This instruction is susceptible of the interpretation that under all conditions one traveling on a favored highway at a lawful rate is required by statute to approach an intersection at an appropriate reduced [84 Ariz. 118] speed and if he does not, as a matter of law he is negligent. We think this is not correct. The applicable statute is section 28-701, A.R.S. Subsection E provides that 'consistent with the requirements of subsection A' one must drive at an appropriate reduced speed when approaching or crossing an intersection. The requirements of subsection A are in effect that speed must be reasonable and prudent under the conditions, having regard to actual or potential hazards and that it must be controlled so as to avoid collision with those legally entering the highway. The two subsections must be read together and the object to be accomplished is safety at intersections. If a car is being operated at a lawful speed of 35 miles and because of the conditions with regard to actual or potential hazards safety demands a prudent speed of 15 miles, the driver would be required to reduce his speed accordingly. On the other hand, if the car is being operated at a lawful speed when approaching the intersection and, having regard for the actual and potential hazards then and there existing, reasonable prudence does not require a reduction in speed, none is appropriate or necessary. To have a rational meaning the statute must be given the interpretation that if under the conditions because of actual or potential hazards, it is appropriate to reduce an otherwise lawful speed such should be done, otherwise it is not required.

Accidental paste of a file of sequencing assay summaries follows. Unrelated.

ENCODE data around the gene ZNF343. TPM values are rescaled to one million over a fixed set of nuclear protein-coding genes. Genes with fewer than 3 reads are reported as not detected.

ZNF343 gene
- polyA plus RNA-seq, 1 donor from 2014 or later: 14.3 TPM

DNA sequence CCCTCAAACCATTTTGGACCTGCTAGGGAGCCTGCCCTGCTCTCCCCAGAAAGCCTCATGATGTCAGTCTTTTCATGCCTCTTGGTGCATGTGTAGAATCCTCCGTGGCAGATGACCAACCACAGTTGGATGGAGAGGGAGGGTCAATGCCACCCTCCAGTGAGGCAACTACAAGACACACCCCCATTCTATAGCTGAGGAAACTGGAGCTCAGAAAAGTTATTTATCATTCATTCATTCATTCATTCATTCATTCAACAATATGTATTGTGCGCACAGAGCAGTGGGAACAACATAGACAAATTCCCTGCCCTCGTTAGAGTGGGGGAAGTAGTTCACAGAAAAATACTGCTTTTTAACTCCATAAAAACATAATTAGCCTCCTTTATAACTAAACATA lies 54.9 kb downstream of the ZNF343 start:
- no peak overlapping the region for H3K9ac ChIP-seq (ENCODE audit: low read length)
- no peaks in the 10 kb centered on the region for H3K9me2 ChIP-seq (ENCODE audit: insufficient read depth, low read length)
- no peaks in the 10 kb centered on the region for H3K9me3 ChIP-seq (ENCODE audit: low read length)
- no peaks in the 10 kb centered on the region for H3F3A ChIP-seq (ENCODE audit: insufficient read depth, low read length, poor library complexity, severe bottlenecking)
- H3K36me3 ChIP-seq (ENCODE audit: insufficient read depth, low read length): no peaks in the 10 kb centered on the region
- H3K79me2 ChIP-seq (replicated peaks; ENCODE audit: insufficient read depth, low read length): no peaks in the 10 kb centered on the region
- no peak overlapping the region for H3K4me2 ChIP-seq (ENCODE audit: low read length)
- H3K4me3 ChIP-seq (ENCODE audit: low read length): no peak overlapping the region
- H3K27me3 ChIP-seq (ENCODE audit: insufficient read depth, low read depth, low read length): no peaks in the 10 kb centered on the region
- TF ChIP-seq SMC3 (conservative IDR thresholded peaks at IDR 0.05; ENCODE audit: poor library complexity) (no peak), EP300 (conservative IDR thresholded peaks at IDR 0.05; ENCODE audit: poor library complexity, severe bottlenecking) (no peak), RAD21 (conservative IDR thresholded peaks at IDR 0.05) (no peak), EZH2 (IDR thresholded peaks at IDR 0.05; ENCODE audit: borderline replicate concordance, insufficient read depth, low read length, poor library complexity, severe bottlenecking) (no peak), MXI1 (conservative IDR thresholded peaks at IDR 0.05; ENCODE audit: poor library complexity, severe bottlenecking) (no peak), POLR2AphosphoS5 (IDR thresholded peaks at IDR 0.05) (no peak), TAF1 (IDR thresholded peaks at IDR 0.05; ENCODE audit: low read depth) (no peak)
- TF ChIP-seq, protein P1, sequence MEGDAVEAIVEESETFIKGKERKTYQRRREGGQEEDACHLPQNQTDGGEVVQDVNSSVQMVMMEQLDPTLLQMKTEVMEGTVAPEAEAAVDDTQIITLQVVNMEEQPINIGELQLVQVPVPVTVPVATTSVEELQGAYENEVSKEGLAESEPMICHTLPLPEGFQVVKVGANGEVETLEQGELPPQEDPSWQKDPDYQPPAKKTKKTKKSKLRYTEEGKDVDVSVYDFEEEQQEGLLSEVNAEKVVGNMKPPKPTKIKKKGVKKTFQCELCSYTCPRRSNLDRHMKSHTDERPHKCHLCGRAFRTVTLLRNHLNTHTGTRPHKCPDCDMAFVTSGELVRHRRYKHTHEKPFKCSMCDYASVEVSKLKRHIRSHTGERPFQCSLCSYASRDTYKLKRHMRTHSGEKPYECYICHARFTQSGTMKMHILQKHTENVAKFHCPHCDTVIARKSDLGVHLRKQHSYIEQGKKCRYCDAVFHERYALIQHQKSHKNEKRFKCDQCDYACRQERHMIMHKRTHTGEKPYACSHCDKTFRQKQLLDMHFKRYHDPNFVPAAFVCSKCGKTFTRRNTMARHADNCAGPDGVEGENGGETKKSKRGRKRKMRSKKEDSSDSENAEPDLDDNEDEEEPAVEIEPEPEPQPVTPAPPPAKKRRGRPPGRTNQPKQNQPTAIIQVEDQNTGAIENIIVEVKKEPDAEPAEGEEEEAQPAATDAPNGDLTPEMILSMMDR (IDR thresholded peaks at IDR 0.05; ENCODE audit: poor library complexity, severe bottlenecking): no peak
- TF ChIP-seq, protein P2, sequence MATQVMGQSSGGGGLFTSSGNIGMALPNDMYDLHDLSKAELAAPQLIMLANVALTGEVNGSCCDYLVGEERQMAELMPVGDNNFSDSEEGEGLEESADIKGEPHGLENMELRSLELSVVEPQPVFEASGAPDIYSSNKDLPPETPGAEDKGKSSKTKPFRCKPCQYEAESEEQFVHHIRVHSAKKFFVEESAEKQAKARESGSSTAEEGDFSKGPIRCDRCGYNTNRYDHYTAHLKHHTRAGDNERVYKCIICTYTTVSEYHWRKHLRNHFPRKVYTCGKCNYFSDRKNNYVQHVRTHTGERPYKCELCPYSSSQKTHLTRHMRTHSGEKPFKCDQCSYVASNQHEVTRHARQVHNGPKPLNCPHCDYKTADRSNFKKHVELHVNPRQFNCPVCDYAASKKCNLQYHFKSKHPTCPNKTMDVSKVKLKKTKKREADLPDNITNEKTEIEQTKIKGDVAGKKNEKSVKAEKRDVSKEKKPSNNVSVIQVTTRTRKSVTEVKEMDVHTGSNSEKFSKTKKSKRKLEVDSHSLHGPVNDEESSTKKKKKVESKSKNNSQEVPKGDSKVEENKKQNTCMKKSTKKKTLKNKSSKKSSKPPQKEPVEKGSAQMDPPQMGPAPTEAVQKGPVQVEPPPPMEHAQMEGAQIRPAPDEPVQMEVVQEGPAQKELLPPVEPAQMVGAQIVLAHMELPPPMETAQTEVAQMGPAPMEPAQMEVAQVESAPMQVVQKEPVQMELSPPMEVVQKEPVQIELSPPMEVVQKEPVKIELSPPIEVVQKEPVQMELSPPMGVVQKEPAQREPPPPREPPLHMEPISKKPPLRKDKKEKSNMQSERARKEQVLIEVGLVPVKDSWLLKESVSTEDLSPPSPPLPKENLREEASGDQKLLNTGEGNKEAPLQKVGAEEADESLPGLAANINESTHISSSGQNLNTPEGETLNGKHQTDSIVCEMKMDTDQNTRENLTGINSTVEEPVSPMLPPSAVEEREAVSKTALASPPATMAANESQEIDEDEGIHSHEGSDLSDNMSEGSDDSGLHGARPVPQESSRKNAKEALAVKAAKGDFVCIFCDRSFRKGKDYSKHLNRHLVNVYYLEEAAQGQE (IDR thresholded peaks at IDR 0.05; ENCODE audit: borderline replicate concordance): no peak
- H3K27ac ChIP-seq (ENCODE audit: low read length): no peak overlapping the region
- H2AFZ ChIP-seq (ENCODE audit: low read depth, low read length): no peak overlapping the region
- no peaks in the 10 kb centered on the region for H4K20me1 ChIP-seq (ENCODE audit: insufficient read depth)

Minnesota has the same statute as our section 28-701, supra, requiring reduction of speed when approaching and crossing an intersection and that court's interpretation of the statute is in accordance with our interpretation herein. Neal v. Neal, 238 Minn. 292, 56 N.W.2d 673, 677. In that case the court said:

'In an arterial highway intersection case such as this, where the speed of the driver on the arterial highway is prima facie lawful * * * and where the application of the reduced-speed

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statute is predicated solely upon the presence of an intersection * * * to hold that the reduced-speed statute requires the driver on the arterial highway to always reduce his speed when approaching and crossing an intersection protected by stop signs would be both unreasonable and impractical. Such an intent should not be ascribed to the legislature.'

If the question had been properly submitted to the jury, it could have found whether as a fact the conditions were such as to require reduction of speed and if it so found, the plaintiffs would be negligent per se for violating the statute. Gray v. Woods, 84 Ariz. 87, 324 P.2d 220. Our view is that the instruction given was inaccurate and would mislead the jury to the possible prejudice of plaintiffs.

[84 Ariz. 119] Plaintiffs object to the court telling the jury that a violation fo the statute requiring a reduction in speed at intersections was negligence per se and rely on Mitchell v. Emblade,81 Ariz. 121, 301 P.2d 1032. That case is distinguishable. Therein we held that driving in excess of the definitely specified speed limits was not negligence per se for the reason that the statute provides exceeding such is only prima facie evidence of negligence. ...